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Michigan Poor People’s Campaign calls attention to inhumane prison practices

by Ellie Bednarz, MPT Intern

On a bitterly cold Valentine’s Day, scores of people gathered at the State Capitol for a Moral Monday press conference and action organized by the Michigan Poor People’s Campaign (MI-PPC), Open Our Hearts to Our Incarcerated Neighbors. Organizers scheduled this event on Valentine’s Day as a reminder that St. Valentine, who ministered to the persecuted, experienced first-hand the indignities of imprisonment.

One of the event’s key organizers was MI-PPC Tri-Chair, Efren Paredes, Jr., who is currently incarcerated at the Lakeland Correctional Facility near Coldwater after receiving an unjust

“life without possibility of parole” conviction when he was 15 years old. Paredes has brought to the forefront just how harshly the COVID-19 pandemic has impacted the prison population. Over 98 percent of Michigan’s 32, 200 inmates have tested positive for COVID, and 157 of them have died since the start of the pandemic. Paredes provided a written statement that was read by Meta Peace Team’s Kim Redigan, who is on the Michigan Poor People’s Campaign Coordinating Committee. Paredes called for enforced social distancing, more KN95 masks, and an end to the practice of double-bunking within close quarters. Additional speakers from organizations working for criminal justice reform addressed ending life without parole sentences for minors, in accordance with a Supreme Court ruling, and passing “Good Time” laws that would reduce overcrowding and emphasize rehabilitation.

For those present on this cold February day, hearing the stories of the horrors that go on behind the prison walls was very eye-opening. Black mold growing out of the walls and exposed asbestos are now leading causes of cancer for those imprisoned, but those concerns are either being overlooked or simply not addressed. The Michigan Poor People’s Campaign is calling on Governor Gretchen Whitmer to implement the 10-Point-Plan for Prison Reform authored by Paredes, and for Michigan’s citizens to advocate on behalf of those who are incarcerated by signing the online petition in support of the plan (see below). The press conference called on Michigan lawmakers to pass Senate Bills 848-851, which would abolish “juvenile life without the possibility of parole” sentencing (JLWOP). The introduced legislation would bring Michigan into alignment with 25 other states and the District of Columbia, which have already banned JLWOP or have no one serving a life-without-parole sentence who was convicted as a minor.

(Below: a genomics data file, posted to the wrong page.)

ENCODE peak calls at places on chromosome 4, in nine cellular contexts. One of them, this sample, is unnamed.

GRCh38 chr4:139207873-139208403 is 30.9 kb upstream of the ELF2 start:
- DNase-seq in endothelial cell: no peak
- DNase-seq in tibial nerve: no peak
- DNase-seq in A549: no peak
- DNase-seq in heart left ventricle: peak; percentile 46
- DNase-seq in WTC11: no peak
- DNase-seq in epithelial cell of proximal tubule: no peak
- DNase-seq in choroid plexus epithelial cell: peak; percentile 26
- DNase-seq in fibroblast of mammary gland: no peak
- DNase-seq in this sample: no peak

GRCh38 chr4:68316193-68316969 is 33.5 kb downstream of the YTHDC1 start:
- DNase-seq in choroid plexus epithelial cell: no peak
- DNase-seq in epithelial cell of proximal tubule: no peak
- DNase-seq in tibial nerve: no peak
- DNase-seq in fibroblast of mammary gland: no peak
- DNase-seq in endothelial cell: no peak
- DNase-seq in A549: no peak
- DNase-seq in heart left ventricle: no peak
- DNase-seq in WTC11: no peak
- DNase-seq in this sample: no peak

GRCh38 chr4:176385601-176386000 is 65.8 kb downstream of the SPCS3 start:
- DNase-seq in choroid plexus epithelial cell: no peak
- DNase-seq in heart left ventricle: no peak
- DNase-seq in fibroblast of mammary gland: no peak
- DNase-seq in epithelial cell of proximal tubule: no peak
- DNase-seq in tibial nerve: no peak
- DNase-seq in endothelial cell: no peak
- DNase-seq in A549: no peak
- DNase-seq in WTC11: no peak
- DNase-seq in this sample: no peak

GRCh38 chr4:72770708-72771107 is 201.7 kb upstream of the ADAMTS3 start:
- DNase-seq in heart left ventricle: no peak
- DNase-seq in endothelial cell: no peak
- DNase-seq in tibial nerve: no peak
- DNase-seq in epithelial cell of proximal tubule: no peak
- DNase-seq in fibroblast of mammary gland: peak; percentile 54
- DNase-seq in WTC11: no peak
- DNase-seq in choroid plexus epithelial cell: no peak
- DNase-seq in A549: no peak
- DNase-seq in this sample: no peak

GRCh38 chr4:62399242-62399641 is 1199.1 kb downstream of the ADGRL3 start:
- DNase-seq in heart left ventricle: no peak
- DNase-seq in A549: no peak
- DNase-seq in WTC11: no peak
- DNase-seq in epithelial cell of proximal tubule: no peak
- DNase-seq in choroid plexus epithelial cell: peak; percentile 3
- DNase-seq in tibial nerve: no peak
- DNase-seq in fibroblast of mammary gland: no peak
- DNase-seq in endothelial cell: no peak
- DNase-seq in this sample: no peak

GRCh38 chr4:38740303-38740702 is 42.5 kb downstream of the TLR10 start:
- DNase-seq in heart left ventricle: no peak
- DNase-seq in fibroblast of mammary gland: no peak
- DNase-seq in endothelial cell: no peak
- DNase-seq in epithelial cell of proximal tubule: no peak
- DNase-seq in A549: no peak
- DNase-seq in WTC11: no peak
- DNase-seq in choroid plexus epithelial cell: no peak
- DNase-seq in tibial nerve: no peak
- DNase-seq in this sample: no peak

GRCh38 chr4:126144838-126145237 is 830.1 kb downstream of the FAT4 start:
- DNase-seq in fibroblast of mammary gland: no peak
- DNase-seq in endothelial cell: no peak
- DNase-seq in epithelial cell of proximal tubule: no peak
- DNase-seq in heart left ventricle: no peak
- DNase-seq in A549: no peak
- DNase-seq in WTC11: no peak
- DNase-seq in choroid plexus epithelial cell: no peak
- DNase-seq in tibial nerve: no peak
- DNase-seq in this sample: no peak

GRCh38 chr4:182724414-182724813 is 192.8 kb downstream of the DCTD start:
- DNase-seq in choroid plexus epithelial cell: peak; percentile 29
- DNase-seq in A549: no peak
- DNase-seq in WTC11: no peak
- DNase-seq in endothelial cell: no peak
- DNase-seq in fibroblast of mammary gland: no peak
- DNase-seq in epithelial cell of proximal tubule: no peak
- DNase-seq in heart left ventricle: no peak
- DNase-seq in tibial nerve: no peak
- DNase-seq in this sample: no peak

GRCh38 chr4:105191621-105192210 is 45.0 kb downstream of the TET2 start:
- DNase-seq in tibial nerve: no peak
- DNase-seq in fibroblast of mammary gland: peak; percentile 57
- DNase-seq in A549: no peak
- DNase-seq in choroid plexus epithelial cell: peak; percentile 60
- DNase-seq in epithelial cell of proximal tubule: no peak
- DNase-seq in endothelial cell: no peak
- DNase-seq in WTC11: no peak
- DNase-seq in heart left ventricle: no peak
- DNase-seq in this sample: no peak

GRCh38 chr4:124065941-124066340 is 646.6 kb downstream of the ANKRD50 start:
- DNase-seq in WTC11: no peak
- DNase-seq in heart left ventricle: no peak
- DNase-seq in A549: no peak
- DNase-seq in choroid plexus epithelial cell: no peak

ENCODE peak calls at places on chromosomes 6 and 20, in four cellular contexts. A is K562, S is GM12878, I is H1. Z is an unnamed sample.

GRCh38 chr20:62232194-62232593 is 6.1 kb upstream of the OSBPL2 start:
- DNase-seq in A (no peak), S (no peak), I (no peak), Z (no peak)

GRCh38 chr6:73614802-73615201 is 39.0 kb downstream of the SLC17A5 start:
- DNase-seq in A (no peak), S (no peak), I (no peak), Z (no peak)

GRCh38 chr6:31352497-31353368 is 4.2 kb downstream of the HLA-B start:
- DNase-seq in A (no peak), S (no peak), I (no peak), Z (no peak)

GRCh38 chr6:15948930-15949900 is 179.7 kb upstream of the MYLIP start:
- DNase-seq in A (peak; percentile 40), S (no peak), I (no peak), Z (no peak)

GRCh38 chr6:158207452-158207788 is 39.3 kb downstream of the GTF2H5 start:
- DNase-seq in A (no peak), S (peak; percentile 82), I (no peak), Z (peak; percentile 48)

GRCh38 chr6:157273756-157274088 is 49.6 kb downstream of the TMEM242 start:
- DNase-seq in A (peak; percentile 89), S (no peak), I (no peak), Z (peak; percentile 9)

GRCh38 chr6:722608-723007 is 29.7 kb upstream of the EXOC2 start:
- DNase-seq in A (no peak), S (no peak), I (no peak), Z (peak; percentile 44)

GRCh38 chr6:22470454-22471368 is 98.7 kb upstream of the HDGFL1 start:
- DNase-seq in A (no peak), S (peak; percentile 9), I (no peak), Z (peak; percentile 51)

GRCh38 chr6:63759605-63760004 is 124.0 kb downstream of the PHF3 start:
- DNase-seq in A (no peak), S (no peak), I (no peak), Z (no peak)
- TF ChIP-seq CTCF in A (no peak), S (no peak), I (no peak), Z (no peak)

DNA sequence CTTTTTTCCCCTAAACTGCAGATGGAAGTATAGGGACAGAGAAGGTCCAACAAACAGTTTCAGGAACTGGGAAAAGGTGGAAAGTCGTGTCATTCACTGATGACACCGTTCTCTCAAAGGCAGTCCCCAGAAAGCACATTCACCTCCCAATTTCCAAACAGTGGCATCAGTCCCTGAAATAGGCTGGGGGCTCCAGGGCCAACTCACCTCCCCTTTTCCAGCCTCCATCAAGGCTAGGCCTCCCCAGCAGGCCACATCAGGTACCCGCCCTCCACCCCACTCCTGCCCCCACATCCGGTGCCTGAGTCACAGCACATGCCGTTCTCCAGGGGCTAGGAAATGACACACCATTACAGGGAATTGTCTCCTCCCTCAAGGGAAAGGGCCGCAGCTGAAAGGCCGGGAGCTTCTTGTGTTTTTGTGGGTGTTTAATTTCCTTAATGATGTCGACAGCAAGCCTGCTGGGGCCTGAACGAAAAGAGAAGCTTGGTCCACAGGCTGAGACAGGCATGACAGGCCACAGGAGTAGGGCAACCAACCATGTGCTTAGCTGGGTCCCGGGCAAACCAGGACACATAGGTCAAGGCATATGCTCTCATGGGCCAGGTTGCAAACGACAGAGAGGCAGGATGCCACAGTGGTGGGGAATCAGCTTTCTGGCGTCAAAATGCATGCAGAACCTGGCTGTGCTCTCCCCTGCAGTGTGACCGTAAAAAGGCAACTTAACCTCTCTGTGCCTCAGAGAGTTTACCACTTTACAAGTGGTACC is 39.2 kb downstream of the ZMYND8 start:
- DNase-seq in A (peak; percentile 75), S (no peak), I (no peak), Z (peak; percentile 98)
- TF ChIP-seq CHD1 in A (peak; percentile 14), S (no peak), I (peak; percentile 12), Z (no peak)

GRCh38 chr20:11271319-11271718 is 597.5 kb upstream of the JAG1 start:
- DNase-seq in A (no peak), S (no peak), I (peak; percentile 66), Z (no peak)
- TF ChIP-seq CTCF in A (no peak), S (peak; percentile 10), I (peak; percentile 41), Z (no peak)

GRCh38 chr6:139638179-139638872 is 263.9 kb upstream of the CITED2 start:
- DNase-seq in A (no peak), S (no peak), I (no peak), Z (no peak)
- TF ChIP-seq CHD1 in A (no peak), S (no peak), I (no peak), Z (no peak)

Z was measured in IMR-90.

After speaking on the steps of the Capitol, activists, participants, and members of the Michigan Poor People’s Campaign marched to the Governor’s office, the Department of Corrections offices, and finally, the Department of Health and Human Services to present the 10-Point Action plan and letters calling for action.

To quote the rallying cry of this action, Somebody’s hurting my brother and sister… and it’s gone on far too long . . . And we won’t be silent anymore.

MPT was honored to be one of the event’s many co-sponsors. Here is a link to the 10-Point Plan Petition:

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